The Underdome Guide to Energy ReformErik Carver | Janette Kim
Though U.S. news media show climate change and oil depletion as partisan matters of opinion, major institutions—from insurers to armed services—have sidestepped these conflicts to form plans of action. Architecture firms have codified sustainability principles into a straightforward set of best practices: embrace LEED standards and renewable products, or stay out of the way while engineers and bureaucrats handle it.
Technical tweaks—insulation, tree planting, upzoning, heat recovery, transit overhauls, and smart grids—can help maximize services while lowering bills. But they don’t merely save energy. They also support narratives on lifestyle, property rights, and the horizons of political possibility. As we survey these approaches, we must also map their blind spots in order to move forward. Infrastructural solutions demand largescale action, but who has the means and authority to execute them? If the American Dream has taken shape in times of crisis or rapid expansion, can it emerge in an era of slow growth and limited government?
By delineating economics and ecology, architects and planners trouble familiar figures of the city, even as those figures themselves change. Designers manage resources, systems, and organisms by reimagining the good life at all scales. In this way, they can replace a scarcity-driven model of sustainability with one that acknowledges the struggles inherent in governance. While sustainability defers to the invisible hand of the market and keeps its hands off Mother Nature, a more ambitious approach seeks new energy problems as well as solutions.
To fuel ambitious strategies, architecture must rethink performance. Modernists optimized a short list of variables: labor, material, and square footage. In an era aware of climate change, we need to manage multiple definitions of efficiency to address an expanded constituency. A broader set of metrics could measure not only carbon and dollars but also variables like housing availability, species counts, and resource equity.
Buckminster Fuller and Shoji Sadao’s 1960 proposal for the two-milewide (3.2 km) Dome Over Manhattan imagined a massive architectural surface that would regulate the city’s ecosystems. They delivered this design along with a series of surprising calculations: the Dome would reduce heat loss by scaling the city to 1/85 of its surface area; the elimination of snowplowing alone would pay for heat; buildings inside the Dome could be built lighter and cheaper without need for weatherproofing; and interior air could be heated by remote plants.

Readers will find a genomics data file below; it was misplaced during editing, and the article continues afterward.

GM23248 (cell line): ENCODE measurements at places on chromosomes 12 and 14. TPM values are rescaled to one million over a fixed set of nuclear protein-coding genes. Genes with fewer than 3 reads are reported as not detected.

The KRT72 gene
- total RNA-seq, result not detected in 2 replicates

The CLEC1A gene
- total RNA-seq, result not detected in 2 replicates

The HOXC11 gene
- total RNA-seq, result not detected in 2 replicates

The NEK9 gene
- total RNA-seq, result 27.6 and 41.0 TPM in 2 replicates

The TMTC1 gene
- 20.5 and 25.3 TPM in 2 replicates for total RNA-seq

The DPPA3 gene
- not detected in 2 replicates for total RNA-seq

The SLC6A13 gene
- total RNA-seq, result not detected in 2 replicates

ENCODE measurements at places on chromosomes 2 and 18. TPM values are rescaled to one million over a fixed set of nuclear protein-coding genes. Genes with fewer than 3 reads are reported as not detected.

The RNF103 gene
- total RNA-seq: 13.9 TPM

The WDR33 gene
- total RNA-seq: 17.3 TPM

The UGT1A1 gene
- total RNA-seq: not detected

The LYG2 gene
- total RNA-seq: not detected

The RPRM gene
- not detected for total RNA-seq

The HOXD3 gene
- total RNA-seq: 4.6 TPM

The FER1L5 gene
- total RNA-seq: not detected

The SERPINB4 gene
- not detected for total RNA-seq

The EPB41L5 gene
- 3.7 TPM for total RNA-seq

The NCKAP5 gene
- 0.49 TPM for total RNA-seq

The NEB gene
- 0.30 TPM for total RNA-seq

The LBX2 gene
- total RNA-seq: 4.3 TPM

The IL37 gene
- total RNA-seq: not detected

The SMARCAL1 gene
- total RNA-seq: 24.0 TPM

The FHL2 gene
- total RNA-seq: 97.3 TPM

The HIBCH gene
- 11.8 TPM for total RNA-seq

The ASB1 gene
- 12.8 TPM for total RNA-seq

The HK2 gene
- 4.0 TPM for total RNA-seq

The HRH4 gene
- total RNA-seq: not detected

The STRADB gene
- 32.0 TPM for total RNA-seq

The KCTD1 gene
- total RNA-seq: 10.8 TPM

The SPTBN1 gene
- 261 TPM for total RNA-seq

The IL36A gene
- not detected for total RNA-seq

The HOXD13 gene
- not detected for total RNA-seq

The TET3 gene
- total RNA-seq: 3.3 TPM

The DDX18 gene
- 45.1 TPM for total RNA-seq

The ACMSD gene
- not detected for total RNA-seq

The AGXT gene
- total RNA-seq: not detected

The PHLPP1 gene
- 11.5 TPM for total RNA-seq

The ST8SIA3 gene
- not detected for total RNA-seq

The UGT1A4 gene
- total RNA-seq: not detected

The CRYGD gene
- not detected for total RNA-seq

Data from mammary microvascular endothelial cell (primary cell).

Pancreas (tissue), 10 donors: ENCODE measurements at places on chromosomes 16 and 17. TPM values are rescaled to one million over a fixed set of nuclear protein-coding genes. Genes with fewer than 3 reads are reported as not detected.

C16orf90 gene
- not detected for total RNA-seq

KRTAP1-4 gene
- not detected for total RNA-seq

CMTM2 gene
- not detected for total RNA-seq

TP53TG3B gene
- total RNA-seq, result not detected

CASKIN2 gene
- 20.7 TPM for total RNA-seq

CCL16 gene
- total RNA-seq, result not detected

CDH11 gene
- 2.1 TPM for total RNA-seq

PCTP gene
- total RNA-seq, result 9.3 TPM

This grand scheme, while easily dismissed as technocratic megalomania, significantly proposed repurposing efficiency to address new criteria. By creating an overarching surface, the Dome would dislodge architecture from its conventional identification as a boundary between public and private. In doing so, it would make visible a redistribution of real costs and benefits to a different public than that implied by the Manhattan street grid. The Dome redefined efficiency by constructing a communicative surface of enclosure and energy distribution.
In a way, all buildings are domes—atmospheric enclosures that define collectives. Domes regulate climatic energy (Biodome), as well as agonistic spectacle (Thunderdome); they house utopia as well as struggle. Buildings mediate climate, vision, and bodies in ways shaped by politics. Architecture’s effectiveness as a technology of power flows from its naturalization of economic, juridical, and technological principles.